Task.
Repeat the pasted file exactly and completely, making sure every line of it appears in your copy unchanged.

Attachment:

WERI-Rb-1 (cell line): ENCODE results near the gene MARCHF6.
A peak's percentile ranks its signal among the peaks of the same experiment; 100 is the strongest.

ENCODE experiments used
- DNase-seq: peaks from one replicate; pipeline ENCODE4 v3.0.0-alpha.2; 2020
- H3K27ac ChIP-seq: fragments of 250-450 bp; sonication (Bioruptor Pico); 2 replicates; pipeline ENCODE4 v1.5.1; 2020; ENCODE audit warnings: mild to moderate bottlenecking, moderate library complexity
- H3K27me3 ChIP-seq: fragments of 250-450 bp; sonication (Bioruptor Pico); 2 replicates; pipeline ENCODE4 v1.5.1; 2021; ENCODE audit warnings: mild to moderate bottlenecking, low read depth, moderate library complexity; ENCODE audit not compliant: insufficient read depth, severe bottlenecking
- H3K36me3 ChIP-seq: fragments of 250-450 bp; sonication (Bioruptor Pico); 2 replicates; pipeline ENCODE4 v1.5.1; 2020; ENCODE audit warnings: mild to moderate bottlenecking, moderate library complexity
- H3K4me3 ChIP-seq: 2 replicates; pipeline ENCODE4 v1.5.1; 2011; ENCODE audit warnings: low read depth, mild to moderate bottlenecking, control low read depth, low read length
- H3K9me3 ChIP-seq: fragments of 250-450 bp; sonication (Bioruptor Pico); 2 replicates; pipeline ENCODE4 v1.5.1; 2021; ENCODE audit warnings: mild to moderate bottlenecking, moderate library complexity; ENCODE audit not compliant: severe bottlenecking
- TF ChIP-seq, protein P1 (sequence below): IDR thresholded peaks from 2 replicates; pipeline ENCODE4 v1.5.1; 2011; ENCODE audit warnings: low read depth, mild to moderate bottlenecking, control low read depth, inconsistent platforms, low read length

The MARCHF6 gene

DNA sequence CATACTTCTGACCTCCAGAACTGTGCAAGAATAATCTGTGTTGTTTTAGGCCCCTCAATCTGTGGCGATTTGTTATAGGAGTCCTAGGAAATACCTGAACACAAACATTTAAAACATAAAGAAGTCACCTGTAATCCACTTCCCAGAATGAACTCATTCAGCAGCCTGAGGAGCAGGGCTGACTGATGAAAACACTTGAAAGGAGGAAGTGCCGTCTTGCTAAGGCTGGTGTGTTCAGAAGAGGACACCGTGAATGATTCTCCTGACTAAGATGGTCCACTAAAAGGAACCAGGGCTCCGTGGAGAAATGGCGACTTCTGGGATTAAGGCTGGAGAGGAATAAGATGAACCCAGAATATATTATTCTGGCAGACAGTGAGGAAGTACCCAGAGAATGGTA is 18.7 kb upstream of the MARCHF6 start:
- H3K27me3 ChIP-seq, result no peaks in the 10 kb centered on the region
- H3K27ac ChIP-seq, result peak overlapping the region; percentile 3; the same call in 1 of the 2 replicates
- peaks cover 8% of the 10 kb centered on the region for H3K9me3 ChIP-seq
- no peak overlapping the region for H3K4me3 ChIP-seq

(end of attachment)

WERI-Rb-1 (cell line): ENCODE results near the gene MARCHF6.
A peak's percentile ranks its signal among the peaks of the same experiment; 100 is the strongest.

ENCODE experiments used
- DNase-seq: peaks from one replicate; pipeline ENCODE4 v3.0.0-alpha.2; 2020
- H3K27ac ChIP-seq: fragments of 250-450 bp; sonication (Bioruptor Pico); 2 replicates; pipeline ENCODE4 v1.5.1; 2020; ENCODE audit warnings: mild to moderate bottlenecking, moderate library complexity
- H3K27me3 ChIP-seq: fragments of 250-450 bp; sonication (Bioruptor Pico); 2 replicates; pipeline ENCODE4 v1.5.1; 2021; ENCODE audit warnings: mild to moderate bottlenecking, low read depth, moderate library complexity; ENCODE audit not compliant: insufficient read depth, severe bottlenecking
- H3K36me3 ChIP-seq: fragments of 250-450 bp; sonication (Bioruptor Pico); 2 replicates; pipeline ENCODE4 v1.5.1; 2020; ENCODE audit warnings: mild to moderate bottlenecking, moderate library complexity
- H3K4me3 ChIP-seq: 2 replicates; pipeline ENCODE4 v1.5.1; 2011; ENCODE audit warnings: low read depth, mild to moderate bottlenecking, control low read depth, low read length
- H3K9me3 ChIP-seq: fragments of 250-450 bp; sonication (Bioruptor Pico); 2 replicates; pipeline ENCODE4 v1.5.1; 2021; ENCODE audit warnings: mild to moderate bottlenecking, moderate library complexity; ENCODE audit not compliant: severe bottlenecking
- TF ChIP-seq, protein P1 (sequence below): IDR thresholded peaks from 2 replicates; pipeline ENCODE4 v1.5.1; 2011; ENCODE audit warnings: low read depth, mild to moderate bottlenecking, control low read depth, inconsistent platforms, low read length

The MARCHF6 gene

DNA sequence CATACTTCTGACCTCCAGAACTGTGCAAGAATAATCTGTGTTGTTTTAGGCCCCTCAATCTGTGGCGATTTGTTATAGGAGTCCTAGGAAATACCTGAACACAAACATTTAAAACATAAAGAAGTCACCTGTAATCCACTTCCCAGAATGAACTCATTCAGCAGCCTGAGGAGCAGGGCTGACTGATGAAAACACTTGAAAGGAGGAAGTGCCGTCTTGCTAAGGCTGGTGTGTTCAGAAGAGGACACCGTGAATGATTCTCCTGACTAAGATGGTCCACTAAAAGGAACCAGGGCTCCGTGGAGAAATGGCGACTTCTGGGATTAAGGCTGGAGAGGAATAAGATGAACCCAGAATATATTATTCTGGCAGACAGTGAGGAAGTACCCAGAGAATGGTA is 18.7 kb upstream of the MARCHF6 start:
- H3K27me3 ChIP-seq, result no peaks in the 10 kb centered on the region
- H3K27ac ChIP-seq, result peak overlapping the region; percentile 3; the same call in 1 of the 2 replicates
- peaks cover 8% of the 10 kb centered on the region for H3K9me3 ChIP-seq
- no peak overlapping the region for H3K4me3 ChIP-seq